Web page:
The City of Ottawa’s third e-scooter pilot program took place this summer and fall — and it’s still not known when or even if the rentals will become a permanent part of commuting in the capital.
The latest trial wraps up Nov. 14 and will be assessed by the new city council amid mixed reviews about whether, after three years of experience, complaints about the rentals have been resolved. Advocates for people with disabilities say the scooters present more hazards than benefits. They want to pump the brakes on the program.
This year, 900 rental scooters have been rolling around streets and sidewalks. Two companies are participating — Neuron Mobility and Bird.
David Lepofsky, chair of Accessibility for Ontarians with Disabilities Act Alliance, says e-scooters are a hazard to public safety. “Our position is that these should be illegal in public spaces and as for anybody who rides them in public spaces, they should be confiscated,” he said.
E-scooters, while a fun, convenient and emissions-free form of transit, do not require insurance or a licence to rent and drive.
“The danger is increased when they are ridden on sidewalks, repeatedly going 20 mph,” Lepofsky said. “Even in cities like Ottawa where riding on sidewalks is prohibited, they have proven themselves, unsurprisingly, to be ridden regularly on sidewalks.”
Lepofsky said that for blind pedestrians, the scooters are tripping hazards and are a barrier for wheelchair users. “Now they can’t access sidewalks or go around them. Are they expected to wheel onto the road?”
Defeated mayoral candidate Catherine McKenney told the Ottawa Citizen’s editorial board earlier this fall that the rental program could become permanent, given the companies’ technical ability to limit where they travel.
“Based on what we saw this year, absolutely. I could see making it more permanent,” said McKenney, the former councillor for Somerset Ward.
“This summer … the launch was pushed back until they really were able to geofence the sidewalks and it’s worked. I haven’t had many complaints about them.” McKenney also noted at the time that the requirement this year that the rental scooters be parked in specific areas and said they are not seeing people riding them on sidewalks.
E-scooters have designated parking ares where riders must drop off their vehicles. If the scooters are incorrectly parked, the driver continues to be charged until the scooter is properly parked. Some officially designated parking areas are on sidewalks that are at least two metres wide. City rules for e-scooters explain the vehicles must be in areas “out of the path of travel, in line with bike racks and benches.”
“You can park it on the sidewalks, if anything you are supposed to park on the sidewalks because there are [very little] parking areas on the actual road,” said Gillian Carey, a uOttawa student who uses e-scooters.
Map shows e-scooter parking spaces. Those in pink show sidewalk parking; orange are on-street parking. Data provided by the City of Ottawa.
Candidate Brandon Russell, who ran unsuccessfully to replace McKenney in Somerset Ward, says that he believes changes must be made before e-scooters become a permanent fixture in Ottawa.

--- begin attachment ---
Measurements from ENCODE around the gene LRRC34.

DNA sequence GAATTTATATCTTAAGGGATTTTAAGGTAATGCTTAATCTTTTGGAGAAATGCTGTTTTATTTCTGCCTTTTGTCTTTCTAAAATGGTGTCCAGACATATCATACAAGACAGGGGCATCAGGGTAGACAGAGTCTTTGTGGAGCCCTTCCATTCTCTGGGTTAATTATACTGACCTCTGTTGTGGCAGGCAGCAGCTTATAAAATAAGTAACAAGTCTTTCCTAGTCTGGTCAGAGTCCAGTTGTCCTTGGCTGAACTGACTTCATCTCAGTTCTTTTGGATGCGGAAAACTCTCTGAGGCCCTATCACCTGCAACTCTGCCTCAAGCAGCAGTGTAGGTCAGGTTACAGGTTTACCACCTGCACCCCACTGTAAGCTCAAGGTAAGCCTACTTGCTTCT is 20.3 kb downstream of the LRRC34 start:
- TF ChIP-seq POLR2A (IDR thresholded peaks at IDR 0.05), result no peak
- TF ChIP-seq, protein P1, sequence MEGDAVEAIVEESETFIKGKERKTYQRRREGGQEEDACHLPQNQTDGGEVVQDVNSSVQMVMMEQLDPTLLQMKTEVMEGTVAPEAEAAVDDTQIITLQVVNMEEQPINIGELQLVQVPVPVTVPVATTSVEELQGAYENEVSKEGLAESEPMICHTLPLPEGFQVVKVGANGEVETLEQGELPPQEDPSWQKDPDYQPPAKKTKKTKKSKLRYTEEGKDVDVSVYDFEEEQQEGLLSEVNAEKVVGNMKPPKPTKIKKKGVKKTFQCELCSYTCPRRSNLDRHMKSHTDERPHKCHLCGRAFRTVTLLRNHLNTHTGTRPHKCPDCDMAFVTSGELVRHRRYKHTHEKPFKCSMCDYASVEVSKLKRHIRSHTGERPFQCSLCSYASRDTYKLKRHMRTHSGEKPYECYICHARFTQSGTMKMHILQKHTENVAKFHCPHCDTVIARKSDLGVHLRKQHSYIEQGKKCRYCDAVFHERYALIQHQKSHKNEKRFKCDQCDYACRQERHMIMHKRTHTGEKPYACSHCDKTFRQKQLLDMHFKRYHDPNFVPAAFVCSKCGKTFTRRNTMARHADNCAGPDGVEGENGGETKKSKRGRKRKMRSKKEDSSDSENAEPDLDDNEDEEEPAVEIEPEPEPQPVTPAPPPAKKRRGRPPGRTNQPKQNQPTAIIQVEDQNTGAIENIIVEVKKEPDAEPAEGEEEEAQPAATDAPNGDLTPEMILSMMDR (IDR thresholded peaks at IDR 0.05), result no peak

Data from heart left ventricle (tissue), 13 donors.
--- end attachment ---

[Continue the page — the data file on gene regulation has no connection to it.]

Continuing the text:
“If the city is going to go ahead and make them permanent we have to make sure we have the infrastructure to make them permanent, whether that is putting in more designated parking areas or geo-blocking them so they can’t be parked in certain areas,” said Russell. “If we are going to move forward with the program we have to make sure we are doing so responsibly.”
Since the introduction of the program in 2020, changes to enforcement, geofencing, and technological updates to the scooters have been made, according to one of the provider companies, Neuron Mobility.
“Neuron e-scooters offer geofencing control capabilities in Ottawa, which allows the city to implement slow zones, no-go zones, no-parking zones among other rules,” said Ankush Karwal, Head of Market for Canada, Neuron Mobility, in an emailed statement. “These technologies enable the city to work alongside Neuron to ensure rider and pedestrian safety.
“Neuron works closely with disability and accessibility communities, cities, councils, riders and all citizens, associations and governments to create a micromobility ecosystem that meets the needs of all,” Karwal said.
An Acoustic Vehicle Alerting System was added to each scooter last year by Neuron mobility that emits a consistent noise, alerting pedestrians of incoming e-scooters. Lepofsky said this is not enough.
“Ottawa city staff recommended adding a beeping sound to the silent scooters,” said Lepofsky. “Only, the beeping sound they tried out, they held a disability consulting group who said ‘not loud enough.’ They still went ahead and did it.”
Improvements made by the city and the e-scooter providers have been insufficient, Lepofsky says. He said the concerns of disabled people are still seen as an afterthought, even after three years.
“The problems that we warned the mayor of in 2022 have all materialized,” said Lepofsky. “It is treating people with disabilities as second-class citizens.”